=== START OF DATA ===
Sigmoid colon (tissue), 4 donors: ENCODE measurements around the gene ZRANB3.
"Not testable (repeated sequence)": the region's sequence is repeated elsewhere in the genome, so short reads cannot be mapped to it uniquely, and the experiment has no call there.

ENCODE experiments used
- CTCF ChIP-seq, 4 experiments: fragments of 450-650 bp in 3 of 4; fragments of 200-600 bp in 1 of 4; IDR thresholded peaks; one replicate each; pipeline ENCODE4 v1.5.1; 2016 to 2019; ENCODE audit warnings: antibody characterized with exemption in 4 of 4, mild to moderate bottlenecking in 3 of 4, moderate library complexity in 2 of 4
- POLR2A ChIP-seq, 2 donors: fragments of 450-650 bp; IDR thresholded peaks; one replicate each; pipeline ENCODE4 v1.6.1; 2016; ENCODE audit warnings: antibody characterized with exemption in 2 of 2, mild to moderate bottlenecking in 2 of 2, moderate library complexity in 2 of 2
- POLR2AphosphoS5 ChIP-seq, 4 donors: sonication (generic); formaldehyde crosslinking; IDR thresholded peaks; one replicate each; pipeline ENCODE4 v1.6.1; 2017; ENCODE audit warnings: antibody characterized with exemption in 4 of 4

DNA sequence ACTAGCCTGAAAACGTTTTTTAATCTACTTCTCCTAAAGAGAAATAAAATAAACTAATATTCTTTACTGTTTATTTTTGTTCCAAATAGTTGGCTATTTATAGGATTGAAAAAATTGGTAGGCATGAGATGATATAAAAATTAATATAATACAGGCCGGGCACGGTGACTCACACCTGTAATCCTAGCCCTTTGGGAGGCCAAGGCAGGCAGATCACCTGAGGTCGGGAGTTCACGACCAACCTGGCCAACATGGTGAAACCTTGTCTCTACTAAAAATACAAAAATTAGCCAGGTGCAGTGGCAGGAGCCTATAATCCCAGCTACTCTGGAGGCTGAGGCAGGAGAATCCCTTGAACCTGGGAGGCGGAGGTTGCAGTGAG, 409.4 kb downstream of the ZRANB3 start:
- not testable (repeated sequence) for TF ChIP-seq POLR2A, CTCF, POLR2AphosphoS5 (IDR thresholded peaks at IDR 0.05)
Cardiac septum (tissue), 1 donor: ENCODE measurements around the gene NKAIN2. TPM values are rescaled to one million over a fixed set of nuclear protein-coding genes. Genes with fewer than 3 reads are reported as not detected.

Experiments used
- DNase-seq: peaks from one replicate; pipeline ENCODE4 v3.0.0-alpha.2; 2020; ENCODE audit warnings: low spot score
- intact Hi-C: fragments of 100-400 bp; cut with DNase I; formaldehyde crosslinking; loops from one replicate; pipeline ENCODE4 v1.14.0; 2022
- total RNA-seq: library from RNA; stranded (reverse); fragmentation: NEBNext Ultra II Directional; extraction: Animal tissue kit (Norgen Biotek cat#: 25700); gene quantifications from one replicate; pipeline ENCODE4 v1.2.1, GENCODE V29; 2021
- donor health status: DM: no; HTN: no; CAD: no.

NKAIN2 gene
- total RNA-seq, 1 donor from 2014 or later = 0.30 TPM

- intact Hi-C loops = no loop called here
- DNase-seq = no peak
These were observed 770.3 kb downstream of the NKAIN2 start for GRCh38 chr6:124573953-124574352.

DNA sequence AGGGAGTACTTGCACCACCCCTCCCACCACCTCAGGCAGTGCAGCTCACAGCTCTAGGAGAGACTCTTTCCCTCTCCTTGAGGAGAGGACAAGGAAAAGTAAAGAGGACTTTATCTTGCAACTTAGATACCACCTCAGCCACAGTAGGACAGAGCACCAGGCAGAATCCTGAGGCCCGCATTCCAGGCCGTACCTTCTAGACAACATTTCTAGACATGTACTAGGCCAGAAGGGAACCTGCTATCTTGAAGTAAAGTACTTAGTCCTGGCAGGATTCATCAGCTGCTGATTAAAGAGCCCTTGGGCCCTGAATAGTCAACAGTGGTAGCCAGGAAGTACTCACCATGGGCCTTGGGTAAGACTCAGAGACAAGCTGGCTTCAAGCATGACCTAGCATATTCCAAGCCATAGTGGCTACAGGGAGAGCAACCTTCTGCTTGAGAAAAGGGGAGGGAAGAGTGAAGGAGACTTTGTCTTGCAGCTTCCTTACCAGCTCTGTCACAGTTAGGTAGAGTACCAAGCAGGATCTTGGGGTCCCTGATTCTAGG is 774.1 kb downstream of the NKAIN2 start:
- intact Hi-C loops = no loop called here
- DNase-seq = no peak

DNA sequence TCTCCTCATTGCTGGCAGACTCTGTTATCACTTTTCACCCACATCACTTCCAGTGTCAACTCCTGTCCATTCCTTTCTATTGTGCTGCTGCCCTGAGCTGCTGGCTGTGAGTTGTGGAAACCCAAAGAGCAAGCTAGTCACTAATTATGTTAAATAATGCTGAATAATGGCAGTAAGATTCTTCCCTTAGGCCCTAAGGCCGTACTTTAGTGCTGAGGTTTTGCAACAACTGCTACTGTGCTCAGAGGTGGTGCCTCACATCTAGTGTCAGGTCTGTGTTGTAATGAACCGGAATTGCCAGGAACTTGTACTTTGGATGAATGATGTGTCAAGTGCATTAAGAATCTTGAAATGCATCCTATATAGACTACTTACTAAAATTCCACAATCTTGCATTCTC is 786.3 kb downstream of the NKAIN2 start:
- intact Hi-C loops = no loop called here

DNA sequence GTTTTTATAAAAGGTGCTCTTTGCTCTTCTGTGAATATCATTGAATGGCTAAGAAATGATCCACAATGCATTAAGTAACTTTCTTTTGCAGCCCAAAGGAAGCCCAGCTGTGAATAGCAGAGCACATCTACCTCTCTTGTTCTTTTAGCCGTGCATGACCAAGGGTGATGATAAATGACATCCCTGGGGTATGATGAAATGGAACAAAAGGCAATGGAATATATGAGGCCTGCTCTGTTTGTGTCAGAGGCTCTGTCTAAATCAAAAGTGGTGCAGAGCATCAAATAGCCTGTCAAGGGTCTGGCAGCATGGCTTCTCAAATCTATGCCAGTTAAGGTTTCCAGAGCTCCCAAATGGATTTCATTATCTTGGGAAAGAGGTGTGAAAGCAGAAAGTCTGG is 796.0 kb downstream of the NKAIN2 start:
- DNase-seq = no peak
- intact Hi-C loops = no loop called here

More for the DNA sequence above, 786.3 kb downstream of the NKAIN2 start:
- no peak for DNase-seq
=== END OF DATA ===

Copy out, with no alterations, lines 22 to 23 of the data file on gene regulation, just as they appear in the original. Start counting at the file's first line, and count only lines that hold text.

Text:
- DNase-seq = no peak

DNA sequence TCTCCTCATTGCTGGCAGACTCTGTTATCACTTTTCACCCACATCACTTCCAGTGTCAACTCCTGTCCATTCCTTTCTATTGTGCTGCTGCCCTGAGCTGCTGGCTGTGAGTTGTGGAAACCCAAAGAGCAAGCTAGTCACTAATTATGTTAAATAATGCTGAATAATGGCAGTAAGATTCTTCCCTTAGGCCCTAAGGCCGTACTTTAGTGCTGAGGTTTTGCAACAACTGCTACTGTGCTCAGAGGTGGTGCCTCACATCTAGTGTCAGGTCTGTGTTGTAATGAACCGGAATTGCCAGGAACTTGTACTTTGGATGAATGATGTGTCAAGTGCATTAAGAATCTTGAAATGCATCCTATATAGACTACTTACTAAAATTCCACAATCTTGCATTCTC is 786.3 kb downstream of the NKAIN2 start: